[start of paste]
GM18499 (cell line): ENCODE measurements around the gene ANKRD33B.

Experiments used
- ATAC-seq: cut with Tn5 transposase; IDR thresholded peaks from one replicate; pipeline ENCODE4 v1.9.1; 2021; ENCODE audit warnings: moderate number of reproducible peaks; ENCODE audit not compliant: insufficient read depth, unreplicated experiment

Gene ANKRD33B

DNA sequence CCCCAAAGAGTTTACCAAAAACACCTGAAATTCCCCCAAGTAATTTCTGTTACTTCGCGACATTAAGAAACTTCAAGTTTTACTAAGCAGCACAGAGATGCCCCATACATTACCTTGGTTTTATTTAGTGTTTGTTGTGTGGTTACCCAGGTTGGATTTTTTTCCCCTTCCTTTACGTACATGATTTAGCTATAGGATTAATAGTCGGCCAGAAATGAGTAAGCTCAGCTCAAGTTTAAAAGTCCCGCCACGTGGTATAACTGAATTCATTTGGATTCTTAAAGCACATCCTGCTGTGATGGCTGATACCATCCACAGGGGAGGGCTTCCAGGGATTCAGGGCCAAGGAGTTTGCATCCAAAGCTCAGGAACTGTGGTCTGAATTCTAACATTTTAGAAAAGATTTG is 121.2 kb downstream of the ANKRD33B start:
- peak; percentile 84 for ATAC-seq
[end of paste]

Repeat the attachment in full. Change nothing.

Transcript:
GM18499 (cell line): ENCODE measurements around the gene ANKRD33B.

Experiments used
- ATAC-seq: cut with Tn5 transposase; IDR thresholded peaks from one replicate; pipeline ENCODE4 v1.9.1; 2021; ENCODE audit warnings: moderate number of reproducible peaks; ENCODE audit not compliant: insufficient read depth, unreplicated experiment

Gene ANKRD33B

DNA sequence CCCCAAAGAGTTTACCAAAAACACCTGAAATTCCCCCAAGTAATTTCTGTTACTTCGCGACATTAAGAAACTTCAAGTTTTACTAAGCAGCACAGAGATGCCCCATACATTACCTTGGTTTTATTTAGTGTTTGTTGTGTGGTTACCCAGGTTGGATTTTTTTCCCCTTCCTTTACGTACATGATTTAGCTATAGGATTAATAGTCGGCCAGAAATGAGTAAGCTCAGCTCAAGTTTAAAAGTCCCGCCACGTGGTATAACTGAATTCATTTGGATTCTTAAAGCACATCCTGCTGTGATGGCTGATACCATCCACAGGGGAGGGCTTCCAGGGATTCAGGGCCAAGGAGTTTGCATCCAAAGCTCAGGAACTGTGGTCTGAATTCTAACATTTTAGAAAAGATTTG is 121.2 kb downstream of the ANKRD33B start:
- peak; percentile 84 for ATAC-seq